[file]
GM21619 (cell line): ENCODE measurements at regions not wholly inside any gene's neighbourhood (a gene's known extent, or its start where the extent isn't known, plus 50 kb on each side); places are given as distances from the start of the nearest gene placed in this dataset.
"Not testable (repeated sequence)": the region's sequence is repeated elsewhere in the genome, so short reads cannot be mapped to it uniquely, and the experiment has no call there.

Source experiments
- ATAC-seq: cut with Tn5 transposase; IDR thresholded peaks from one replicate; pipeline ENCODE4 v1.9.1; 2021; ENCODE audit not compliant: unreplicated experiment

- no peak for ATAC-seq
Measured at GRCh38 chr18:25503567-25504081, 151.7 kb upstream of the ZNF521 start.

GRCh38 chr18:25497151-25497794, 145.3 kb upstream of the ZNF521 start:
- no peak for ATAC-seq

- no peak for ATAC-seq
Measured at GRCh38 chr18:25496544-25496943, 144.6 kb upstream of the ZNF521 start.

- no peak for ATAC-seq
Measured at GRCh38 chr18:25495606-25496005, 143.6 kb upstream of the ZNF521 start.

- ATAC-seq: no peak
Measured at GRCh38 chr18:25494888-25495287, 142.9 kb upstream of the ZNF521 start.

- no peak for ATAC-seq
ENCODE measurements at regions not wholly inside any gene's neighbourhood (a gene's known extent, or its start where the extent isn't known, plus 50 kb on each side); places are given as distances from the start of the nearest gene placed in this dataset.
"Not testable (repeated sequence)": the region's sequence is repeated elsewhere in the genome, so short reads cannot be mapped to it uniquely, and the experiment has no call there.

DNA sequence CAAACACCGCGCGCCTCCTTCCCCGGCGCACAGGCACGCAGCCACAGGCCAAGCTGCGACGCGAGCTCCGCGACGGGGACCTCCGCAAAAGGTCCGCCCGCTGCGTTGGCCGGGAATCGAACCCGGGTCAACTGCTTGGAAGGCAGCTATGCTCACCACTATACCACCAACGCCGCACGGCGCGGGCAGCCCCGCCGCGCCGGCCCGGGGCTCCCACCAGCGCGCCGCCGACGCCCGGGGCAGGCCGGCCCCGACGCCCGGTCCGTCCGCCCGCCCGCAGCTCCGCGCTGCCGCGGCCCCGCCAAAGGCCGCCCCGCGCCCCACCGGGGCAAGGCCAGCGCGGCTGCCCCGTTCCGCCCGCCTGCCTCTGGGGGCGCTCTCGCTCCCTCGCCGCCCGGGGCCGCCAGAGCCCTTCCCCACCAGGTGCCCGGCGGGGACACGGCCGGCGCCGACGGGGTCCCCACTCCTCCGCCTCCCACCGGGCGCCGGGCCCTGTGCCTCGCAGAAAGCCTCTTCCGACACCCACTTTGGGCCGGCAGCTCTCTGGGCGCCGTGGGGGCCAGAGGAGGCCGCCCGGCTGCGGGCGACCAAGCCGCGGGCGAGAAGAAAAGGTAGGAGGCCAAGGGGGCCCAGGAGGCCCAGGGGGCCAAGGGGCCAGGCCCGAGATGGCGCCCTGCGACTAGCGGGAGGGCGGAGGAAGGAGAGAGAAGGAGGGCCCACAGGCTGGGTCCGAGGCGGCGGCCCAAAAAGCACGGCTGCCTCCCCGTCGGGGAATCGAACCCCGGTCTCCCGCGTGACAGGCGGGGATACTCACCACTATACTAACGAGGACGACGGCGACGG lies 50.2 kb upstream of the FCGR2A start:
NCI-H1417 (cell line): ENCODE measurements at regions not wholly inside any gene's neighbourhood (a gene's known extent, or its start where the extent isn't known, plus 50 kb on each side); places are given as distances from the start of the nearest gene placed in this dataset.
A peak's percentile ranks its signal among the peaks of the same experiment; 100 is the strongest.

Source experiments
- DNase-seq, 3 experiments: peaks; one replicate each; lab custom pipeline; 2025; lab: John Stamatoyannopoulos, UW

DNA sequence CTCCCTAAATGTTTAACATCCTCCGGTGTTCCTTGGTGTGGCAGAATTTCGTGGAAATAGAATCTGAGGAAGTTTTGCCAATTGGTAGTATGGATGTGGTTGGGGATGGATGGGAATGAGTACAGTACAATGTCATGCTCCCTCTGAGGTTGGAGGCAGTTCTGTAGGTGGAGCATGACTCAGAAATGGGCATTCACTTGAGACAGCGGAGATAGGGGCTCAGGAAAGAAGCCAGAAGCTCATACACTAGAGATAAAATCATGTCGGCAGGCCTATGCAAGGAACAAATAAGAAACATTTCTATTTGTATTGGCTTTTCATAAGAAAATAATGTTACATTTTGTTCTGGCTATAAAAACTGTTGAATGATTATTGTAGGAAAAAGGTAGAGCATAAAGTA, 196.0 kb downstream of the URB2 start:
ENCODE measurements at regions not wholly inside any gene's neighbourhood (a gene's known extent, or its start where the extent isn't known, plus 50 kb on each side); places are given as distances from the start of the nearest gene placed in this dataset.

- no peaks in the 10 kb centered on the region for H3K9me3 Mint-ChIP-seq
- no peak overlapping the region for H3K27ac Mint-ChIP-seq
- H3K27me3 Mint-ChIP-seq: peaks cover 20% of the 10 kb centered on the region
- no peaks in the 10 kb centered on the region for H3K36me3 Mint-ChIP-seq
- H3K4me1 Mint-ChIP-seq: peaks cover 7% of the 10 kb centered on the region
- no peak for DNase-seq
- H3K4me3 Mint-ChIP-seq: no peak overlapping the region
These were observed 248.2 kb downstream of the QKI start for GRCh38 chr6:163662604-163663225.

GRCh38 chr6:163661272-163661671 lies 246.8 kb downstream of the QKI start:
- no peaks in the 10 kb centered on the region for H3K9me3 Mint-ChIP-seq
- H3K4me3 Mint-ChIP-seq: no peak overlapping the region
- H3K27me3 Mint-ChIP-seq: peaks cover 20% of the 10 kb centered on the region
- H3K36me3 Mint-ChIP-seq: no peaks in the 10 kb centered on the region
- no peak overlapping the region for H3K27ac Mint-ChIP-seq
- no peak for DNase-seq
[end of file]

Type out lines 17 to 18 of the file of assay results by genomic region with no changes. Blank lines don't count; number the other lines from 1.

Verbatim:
"Not testable (repeated sequence)": the region's sequence is repeated elsewhere in the genome, so short reads cannot be mapped to it uniquely, and the experiment has no call there.

DNA sequence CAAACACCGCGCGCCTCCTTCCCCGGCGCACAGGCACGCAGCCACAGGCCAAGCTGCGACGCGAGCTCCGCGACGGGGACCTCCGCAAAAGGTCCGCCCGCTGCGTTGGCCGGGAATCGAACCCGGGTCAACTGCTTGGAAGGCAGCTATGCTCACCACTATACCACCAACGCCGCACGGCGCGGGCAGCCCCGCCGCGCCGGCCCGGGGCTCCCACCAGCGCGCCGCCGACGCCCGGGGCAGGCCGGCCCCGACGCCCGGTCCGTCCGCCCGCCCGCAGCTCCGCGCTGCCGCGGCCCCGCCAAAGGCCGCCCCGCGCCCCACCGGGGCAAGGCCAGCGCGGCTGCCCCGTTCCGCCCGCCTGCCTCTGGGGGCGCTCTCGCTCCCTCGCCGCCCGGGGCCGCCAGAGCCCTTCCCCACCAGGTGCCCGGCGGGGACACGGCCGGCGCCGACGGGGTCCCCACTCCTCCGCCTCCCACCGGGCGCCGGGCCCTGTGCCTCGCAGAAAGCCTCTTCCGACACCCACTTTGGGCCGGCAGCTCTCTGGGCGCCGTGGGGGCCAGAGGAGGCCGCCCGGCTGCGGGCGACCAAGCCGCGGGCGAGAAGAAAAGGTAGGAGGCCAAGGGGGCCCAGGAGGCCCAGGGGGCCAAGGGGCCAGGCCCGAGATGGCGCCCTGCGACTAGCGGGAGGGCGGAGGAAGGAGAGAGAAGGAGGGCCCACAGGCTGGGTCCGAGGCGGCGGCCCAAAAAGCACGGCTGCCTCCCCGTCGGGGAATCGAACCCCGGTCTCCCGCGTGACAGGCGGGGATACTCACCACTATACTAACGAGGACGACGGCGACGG lies 50.2 kb upstream of the FCGR2A start: